New Zealand Dollar Losses Ahead as RBNZ Out-doves the RBA this Week 

© Pavel Ignatov, Adobe Stock

- Kiwi "underperformance" ahead as RBNZ out-doves the RBA. 

- RBNZ to warn of rate cuts after series of poor economic figures.

- ASB forecasts rates on hold until 2021, to peak at 2.25% this cycle.

The Kiwi Dollar will underperform rivals this week as the Reserve Bank of  New Zealand (RBNZ) attempts to out-dove its Australian sister with new economic forecasts and fresh guidance on the interest rate outlook this Wednesday. 

The Reserve Bank of Australia (RBA) put a significant dent in the Aussie last week after it warned that it may soon cut interest rates because of low inflation, a faltering global ecomomy and a downturn in the domestic housing market. Analysts are saying the RBNZ will follow suit this week.

New Zealand's interest rate has already been at a record low for more than two years given weak inflation pressures that have left the consumer price index below the midpoint of its 1%-to-3% target, but the outlook for price pressures has deteriorated of late and the RBNZ will have little choice but to acknowledge it this week. 

"We expect the RBNZ to out-dove the RBA and emphasise "downside risks" on Wednesday," says Annette Beacher, chief Asia Pacific macro strategist at TD Securities. "Orr can remind the markets that most core measures of inflation remain below 2%  and wage growth remains sluggish despite reports that labour (skilled and unskilled) is hard to find."

Above: NZD/USD rate shown at daily intervals.

Consensus is firmly in favour of the RBNZ leaving its interest rate unchanged at 1.75% when it announces the latest decision on at 01:00 London time on Wednesday which, if correct, would leave markets looking to the accompanying statement and economic forecasts for cues on what to do about the Kiwi Dollar. 

The number of unemployed grew sharply during the final quarter of 2018 and employment grew only slowly, with the net effect being a sharp rise in the jobless rate during the final months of the year. 

GDP growth fell to an annualised pace of 2.6% during the third quarter, down from a revised 3.2% for the second quarter, which was the weakest pace of  expansion seen in New Zealand for three years.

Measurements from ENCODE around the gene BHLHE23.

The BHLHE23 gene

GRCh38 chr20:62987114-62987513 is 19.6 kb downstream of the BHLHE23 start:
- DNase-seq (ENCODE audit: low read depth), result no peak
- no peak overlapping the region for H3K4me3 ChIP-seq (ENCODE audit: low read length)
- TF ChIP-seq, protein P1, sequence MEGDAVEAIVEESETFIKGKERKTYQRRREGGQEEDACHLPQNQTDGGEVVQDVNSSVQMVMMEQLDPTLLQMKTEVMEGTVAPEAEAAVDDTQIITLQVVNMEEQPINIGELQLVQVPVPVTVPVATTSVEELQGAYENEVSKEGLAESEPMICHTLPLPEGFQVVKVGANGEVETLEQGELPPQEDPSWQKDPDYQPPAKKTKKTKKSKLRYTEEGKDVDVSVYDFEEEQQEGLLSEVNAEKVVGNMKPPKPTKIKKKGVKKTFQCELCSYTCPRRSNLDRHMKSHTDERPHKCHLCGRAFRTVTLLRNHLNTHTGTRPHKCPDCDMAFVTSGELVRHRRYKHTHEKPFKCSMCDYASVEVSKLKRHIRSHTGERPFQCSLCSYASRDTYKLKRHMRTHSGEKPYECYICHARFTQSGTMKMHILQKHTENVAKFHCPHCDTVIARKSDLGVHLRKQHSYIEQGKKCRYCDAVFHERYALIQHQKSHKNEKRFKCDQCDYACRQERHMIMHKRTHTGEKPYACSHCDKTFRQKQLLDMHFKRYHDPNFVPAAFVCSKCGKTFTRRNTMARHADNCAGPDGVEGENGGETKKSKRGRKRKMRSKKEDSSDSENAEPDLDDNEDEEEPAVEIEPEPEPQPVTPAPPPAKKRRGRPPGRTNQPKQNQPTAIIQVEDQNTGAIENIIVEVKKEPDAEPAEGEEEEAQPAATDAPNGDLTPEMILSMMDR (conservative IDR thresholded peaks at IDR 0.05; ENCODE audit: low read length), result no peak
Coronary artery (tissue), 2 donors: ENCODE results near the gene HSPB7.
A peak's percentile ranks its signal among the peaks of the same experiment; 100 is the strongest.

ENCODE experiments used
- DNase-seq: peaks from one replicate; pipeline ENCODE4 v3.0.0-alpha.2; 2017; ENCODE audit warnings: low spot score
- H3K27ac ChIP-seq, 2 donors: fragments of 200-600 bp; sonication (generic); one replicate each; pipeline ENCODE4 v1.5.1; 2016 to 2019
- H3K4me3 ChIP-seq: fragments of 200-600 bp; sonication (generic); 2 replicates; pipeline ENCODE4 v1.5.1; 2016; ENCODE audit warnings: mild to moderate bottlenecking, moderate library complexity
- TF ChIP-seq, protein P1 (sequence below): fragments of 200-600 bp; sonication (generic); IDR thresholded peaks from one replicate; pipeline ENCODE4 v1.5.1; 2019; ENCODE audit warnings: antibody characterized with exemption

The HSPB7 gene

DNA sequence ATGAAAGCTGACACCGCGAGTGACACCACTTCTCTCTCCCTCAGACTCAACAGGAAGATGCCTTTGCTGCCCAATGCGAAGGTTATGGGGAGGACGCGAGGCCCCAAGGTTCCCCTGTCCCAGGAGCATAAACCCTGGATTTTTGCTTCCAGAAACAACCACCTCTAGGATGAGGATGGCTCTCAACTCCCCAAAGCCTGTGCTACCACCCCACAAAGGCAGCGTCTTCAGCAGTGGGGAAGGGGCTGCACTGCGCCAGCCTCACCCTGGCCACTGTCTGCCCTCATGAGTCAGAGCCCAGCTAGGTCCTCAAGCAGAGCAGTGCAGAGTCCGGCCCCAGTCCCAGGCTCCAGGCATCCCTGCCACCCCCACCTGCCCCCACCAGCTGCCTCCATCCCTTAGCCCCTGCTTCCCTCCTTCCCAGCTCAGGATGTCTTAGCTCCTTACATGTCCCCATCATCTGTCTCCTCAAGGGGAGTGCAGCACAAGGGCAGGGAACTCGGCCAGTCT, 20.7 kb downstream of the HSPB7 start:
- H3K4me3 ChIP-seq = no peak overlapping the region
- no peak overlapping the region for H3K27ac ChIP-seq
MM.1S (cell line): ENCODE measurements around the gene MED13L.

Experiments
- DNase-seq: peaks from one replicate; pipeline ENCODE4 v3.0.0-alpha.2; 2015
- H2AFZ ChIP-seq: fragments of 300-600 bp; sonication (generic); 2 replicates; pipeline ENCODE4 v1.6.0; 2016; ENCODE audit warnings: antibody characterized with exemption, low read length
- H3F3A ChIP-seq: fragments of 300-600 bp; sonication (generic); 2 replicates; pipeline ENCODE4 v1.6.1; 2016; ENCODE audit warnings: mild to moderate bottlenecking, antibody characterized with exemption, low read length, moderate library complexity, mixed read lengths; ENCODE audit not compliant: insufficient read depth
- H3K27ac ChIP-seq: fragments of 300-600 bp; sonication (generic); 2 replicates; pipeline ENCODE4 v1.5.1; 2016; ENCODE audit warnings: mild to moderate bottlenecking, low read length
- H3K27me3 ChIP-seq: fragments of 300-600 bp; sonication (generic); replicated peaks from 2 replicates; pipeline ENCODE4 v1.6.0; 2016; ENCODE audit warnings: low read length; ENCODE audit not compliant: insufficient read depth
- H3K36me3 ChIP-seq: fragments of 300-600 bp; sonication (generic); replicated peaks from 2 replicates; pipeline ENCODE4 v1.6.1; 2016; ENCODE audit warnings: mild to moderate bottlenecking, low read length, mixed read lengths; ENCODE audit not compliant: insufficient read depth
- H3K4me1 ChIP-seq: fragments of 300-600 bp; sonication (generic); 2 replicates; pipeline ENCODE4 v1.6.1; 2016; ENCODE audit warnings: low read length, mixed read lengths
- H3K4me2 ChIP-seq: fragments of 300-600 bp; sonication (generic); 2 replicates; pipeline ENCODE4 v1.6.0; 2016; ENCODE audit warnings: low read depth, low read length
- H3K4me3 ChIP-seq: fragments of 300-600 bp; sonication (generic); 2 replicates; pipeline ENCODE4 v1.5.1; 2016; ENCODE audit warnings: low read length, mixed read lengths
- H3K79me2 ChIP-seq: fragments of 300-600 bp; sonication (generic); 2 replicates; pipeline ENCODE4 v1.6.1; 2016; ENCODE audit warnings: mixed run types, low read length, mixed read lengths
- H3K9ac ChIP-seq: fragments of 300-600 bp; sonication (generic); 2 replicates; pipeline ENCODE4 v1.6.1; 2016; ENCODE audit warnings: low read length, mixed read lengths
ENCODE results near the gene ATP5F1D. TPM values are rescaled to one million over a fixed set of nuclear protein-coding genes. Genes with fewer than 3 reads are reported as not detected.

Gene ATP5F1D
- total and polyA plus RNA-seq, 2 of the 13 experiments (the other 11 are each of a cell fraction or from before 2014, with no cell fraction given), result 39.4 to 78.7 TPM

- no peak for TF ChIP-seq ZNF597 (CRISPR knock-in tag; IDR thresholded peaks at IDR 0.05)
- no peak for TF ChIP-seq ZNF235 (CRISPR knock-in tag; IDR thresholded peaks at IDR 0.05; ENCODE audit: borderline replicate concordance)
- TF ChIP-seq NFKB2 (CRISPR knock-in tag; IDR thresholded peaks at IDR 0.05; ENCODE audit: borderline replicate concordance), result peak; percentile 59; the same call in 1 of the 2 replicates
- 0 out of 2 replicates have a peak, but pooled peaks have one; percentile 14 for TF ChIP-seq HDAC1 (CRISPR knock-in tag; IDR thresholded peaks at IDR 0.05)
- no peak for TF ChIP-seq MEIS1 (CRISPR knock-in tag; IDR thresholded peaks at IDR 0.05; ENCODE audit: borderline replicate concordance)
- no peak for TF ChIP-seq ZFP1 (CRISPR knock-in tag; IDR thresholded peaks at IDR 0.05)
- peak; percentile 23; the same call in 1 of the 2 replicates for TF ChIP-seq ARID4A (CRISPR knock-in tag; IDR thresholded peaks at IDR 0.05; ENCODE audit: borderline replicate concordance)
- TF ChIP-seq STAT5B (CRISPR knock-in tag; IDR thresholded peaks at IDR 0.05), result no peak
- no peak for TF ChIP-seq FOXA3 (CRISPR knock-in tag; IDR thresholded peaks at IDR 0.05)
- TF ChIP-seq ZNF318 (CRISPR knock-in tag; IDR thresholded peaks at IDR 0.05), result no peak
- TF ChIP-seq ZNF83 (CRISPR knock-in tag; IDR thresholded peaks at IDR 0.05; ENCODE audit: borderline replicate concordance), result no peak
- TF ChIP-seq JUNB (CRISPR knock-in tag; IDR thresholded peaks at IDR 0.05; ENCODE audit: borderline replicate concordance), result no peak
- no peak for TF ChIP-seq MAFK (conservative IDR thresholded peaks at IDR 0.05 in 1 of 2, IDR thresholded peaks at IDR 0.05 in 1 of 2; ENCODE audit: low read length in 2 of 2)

Furthermore, with the Chinese economy expected to slow even further in 2019 than it already did last year, the outlook for global growth has deteriorated. And there is a litany of risks that could yet see the outlook darken further, including the prospect of an escalation in the U.S.-China trade war on March 01. 

"A statement that incorporates the bulk of our 'checklist' above can be expected to weigh on swap rates and deliver NZD underperformance. The RBNZ can acknowledge that activity has been patchy, and global downside risks have increased, such that the August 2018 rate cut scenario can be resurrected," Beacher writes, in a note to clients. 

Beacher estimates that there is around an 80% probability the RBNZ will use its statement as well as economic and financial forecast to suggest to the market that the odds of an interes rate cut being delivered at some point in the coming quarters has increased. 

The RBNZ warned in August 2018 that it would cut interest rates this year if economic growth did not pick up during the six months to the end of December, only since then inflation data has convinced the market that a rate cut is no longer a done-deal, albeit that official data has shown the economy slowing even further in the interim

Above: Pound-to-New-Zealand-Dollar rate shown at daily intervals.

"Wednesday’s RBNZ MPS will test whether the 25bp of OCR cuts priced in by the market is a valid characterisation of the risk profile. We expect the RBNZ to hold the OCR at 1.75%, for the published OCR interest rate track to potentially be pushed out and for Governor Orr not to rule out prospective OCR cuts," says Jane Turner, an economist at New Zealand's ASB Bank

Turner and the ASB team have recently slashed their forecasts for Kiwi interest rates over the coming years. They now say the RBNZ will probably hold its cash rate at 1.75% until early 2021 and that the cash rate will only make it as far as 2.25% this side of the next downturn. 

This view is almost a controversial one when it is compared with what is currently being suggested by pricing in the interest rate derivative market, where the implied RBNZ cash rate is just 1.54% for the month of February 2020. 

That's nearly a full 0.25% rate cut below the actual cash rate the prevails currently, suggesting that investors overwhelmingly think it's a good idea to be betting the RBNZ will soon tale an axe to its benchmark for Kiwi borrowing costs.

"The RBNZ is this week the obvious focus for the kiwi as rate expectations collapsed last week on the latest jobs and earnings data," says John Hardy, chief FX strategist at Saxo Bank. "The Kiwi has escaped weakness as the market has preferred to use AUD as the Antipodean whipping boy – this week is an important test of that tendency."

The NZD/USD rate was quoted 0.15% higher at 0.6731 and has risen 0.13% for the 2019 year-to-date, which makes the Kiwi the third best performing G10 currency against the Dollar. 

The Pound-to-New-Zealand-Dollar rate was -0.21% lower at 1.9105 Monday but has risen 0.84% this year. Sterling is currently the G10 universe's second best peforming currency relative to the U.S. greenback. 

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